Disclaimer: The translations are not official nor endorsed by 2OR, so please just treat it as a ‘fan-based’ translation. The Buddha-Dharma is profound. No matter how you convey it, it won’t be completely perfect. Because the Buddha-Dharma is an experience, it’s an awakening 【佛法深奥无比，怎么写，都不会是究竟圆满。佛法是一种悟】. Please enjoy, and I hope it serves as a good filler until the official English version comes out.
Cultivators will inevitably encounter many predicaments and setbacks. For Buddhists, peace is a blessing, but sometimes, they will still face many issues. If so, what should they do? Cultivators should learn from the principles of the Bodhisattvas and regularly practise them so that they can react and adapt quickly and naturally. If unwholesome events happen, one must go with the flow. And when it disappears, don’t be particularly happy about it. Everything comes and go naturally. Since you’re a cultivator, the things you typically learn are the Buddha-Dharma and its principles. Why can’t you control yourself when you encounter something that might harm your interests? Many people can talk the talk, but they can’t walk the walk. When they encounter something unpleasant, they immediately lose their temper. For example, many wives recite sutras and act well at home, but when their husband make a few sarcastic comments about them, they immediately forget that they want to be a Bodhisattva and start to scold back at them. Doesn’t that indicate that they haven’t result used the Buddha’s wisdom to guide them in their daily life? One must use the Buddha’s thoughts to react, so all the mind thinks about are thoughts of the Buddha. What are Buddha’s thoughts? ‘Forbearance’, ‘diligence’, ‘contentment’, ‘peace is a blessing’, ‘one must use wisdom’ etc. These are Buddha’s thoughts, and one should use them to react.
If a Buddhist practises Buddhism when they’re in the right Buddhist environment while acting like before whenever they encounter any afflictions, then it means that they haven’t cultivated well enough. When people recite sutras, they close their palms and look the part. But when they return home, and their children are causing problems, they put away their prayer beads and start acting aggressively and scold them. So they immediately manifest the form of an average person rather than a Bodhisattva. It means that their cultivation is still lacking, and they still haven’t cultivated the real essential part, which is their inner mind.
There was once a young man who was well versed in metaphysics and traditional Chinese culture and could speak very fluently about it. He went to a venerable monk’s house to ask for advice. There, he spoke a lot, and then the venerable monk grabbed a wooden baton and hit him right in the head. Immediately the young man sprung up and shouted, “What did you hit me for!” The venerable monk replied, “Didn’t you speak a lot about the Buddha-Dharma? Didn’t you say that you understood a lot of Buddhist principles? Didn’t you say that you can forbear? And your mind is as clear as the sun and the moon and broad as the mountains and the sea? Why did you lose your temper after I hit you once? It means that your cultivation is still weak, and you still haven’t cultivated your basics.” Many people say that they’ve practised Buddhism for many years, but when they encounter unpleasant things, they can’t control themselves. When they encounter relationship issues, they push Buddha aside. Or when they encounter afflictions, they forget everything about the Bodhisattvas. It means that their cultivation still hasn’t reached the required level yet.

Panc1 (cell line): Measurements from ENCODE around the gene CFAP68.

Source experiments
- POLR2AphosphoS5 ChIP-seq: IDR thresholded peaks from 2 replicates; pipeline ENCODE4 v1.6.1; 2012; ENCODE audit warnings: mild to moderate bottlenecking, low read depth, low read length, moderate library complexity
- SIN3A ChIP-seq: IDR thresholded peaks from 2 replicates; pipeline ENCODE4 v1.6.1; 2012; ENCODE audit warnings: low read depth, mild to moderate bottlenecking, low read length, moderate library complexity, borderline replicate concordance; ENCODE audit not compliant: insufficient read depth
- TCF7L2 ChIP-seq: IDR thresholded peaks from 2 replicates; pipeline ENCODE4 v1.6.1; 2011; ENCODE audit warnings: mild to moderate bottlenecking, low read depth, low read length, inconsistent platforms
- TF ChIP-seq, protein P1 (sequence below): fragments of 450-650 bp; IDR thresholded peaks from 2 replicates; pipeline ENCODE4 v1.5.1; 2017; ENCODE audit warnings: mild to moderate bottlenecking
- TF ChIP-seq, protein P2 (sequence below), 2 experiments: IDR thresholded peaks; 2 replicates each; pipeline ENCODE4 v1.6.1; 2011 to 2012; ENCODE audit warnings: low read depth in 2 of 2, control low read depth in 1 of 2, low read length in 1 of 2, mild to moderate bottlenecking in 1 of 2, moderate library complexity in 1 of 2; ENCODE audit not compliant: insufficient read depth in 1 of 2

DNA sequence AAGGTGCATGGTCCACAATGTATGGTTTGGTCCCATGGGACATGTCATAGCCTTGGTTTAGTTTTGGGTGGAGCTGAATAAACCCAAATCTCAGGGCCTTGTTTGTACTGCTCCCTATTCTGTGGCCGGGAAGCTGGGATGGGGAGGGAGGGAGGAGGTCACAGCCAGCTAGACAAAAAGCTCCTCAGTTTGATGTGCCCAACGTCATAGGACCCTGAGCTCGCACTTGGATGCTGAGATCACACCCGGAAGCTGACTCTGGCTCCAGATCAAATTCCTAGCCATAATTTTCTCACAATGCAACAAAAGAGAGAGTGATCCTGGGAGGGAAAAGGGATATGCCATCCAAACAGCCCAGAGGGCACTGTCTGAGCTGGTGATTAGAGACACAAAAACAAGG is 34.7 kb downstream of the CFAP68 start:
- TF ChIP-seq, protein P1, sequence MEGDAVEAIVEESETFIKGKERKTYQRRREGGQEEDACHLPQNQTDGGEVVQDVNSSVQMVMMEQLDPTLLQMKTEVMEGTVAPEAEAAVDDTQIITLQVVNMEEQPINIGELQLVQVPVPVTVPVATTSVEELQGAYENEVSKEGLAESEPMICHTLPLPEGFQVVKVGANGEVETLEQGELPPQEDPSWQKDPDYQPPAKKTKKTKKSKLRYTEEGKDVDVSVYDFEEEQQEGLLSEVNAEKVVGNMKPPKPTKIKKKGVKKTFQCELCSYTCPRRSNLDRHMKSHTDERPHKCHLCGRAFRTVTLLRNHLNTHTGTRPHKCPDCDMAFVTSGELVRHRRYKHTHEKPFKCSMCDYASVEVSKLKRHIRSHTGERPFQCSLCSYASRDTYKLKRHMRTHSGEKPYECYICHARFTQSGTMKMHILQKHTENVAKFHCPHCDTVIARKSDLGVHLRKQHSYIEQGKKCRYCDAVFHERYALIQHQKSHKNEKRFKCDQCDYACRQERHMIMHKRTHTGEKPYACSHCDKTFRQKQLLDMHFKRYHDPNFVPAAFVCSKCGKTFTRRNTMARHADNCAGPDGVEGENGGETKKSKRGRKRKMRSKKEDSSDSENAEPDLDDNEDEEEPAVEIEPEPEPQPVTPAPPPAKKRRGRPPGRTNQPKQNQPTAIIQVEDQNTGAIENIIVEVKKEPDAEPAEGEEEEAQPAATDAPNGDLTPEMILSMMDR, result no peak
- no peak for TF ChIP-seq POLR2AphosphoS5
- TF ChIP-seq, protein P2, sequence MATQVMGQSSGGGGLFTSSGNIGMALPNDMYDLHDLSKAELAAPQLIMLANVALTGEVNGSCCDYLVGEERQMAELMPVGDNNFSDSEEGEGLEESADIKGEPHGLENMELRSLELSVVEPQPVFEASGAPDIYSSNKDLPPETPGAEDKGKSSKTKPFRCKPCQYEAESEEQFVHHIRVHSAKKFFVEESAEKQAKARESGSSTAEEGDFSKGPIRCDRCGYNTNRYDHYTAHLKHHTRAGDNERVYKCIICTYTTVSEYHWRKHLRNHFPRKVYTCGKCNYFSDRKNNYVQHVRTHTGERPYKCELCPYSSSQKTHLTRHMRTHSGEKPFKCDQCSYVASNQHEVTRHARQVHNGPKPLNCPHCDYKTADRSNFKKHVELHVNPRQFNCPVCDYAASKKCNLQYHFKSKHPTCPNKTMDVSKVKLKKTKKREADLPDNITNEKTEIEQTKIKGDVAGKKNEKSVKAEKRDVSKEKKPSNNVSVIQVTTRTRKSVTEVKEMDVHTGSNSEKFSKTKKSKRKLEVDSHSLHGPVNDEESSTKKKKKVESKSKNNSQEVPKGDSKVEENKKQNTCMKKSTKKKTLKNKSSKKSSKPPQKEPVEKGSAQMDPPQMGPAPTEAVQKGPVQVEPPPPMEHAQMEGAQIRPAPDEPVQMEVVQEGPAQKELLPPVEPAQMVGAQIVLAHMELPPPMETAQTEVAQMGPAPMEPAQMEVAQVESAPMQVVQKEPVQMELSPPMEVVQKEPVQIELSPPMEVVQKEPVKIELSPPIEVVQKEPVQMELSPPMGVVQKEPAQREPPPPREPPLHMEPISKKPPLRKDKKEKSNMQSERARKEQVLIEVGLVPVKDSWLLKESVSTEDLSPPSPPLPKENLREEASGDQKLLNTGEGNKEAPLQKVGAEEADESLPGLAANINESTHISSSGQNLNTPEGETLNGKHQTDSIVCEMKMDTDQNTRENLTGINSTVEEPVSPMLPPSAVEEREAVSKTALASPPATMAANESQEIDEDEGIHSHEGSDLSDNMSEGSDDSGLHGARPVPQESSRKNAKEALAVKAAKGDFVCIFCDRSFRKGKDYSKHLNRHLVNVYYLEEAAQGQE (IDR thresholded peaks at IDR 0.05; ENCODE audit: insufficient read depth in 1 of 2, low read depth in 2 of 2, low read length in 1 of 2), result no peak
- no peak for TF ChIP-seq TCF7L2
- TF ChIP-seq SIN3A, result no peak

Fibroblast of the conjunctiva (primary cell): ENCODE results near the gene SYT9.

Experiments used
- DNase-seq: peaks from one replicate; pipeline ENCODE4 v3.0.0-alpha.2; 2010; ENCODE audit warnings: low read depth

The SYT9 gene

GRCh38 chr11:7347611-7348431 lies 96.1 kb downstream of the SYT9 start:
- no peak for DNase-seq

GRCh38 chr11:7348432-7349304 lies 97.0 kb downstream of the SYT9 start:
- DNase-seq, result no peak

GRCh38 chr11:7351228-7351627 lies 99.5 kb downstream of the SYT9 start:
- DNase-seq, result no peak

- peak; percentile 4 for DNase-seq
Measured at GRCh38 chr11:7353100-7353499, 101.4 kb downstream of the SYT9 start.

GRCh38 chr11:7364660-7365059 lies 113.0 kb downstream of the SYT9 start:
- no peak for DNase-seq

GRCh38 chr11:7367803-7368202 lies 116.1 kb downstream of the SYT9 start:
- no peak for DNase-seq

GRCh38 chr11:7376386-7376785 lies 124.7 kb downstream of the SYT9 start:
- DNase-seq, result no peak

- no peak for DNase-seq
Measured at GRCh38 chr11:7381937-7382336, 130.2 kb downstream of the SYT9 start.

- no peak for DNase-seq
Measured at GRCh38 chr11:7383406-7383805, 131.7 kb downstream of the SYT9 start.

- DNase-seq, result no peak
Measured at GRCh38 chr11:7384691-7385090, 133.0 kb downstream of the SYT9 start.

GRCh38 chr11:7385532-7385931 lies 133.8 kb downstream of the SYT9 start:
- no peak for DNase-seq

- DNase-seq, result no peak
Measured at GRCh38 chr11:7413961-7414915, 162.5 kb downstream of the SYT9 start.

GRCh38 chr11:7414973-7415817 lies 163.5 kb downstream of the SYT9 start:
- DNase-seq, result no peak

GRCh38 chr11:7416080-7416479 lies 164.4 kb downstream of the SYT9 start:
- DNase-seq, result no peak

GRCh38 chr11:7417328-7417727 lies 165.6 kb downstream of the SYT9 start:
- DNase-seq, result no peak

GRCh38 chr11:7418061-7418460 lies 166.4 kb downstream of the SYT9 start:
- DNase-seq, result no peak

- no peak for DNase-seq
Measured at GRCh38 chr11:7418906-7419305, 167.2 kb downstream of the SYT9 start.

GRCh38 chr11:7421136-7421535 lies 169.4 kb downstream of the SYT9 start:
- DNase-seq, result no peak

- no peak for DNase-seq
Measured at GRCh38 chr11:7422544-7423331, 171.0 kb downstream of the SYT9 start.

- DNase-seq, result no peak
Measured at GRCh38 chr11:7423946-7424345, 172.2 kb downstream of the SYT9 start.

If your cultivation is lacking, then your propagation of the Buddha-Dharma is just empty words. For example, if someone’s foot were stepped on accidentally by somebody, then secular people would shout, “Oi, you stepped on my foot!” and immediately scold the person. What would Buddhists do? Buddhists would gently massage their foot and would think that they should be more careful next time so that they wouldn’t be stepped on. That’s the difference between somebody who cultivates and doesn’t cultivate. Where do one’s good manners come from? It comes from cultivation, not competition. All the things we are learning today is to help us secular people transform our attitude. All the Buddhist principles and the Buddha-Dharma you are learning from Master is about transforming your attitude. If a person possesses a bad attitude, then they would immediately get furious. That’s why one’s attitude must be good so that they could get rid of their fury.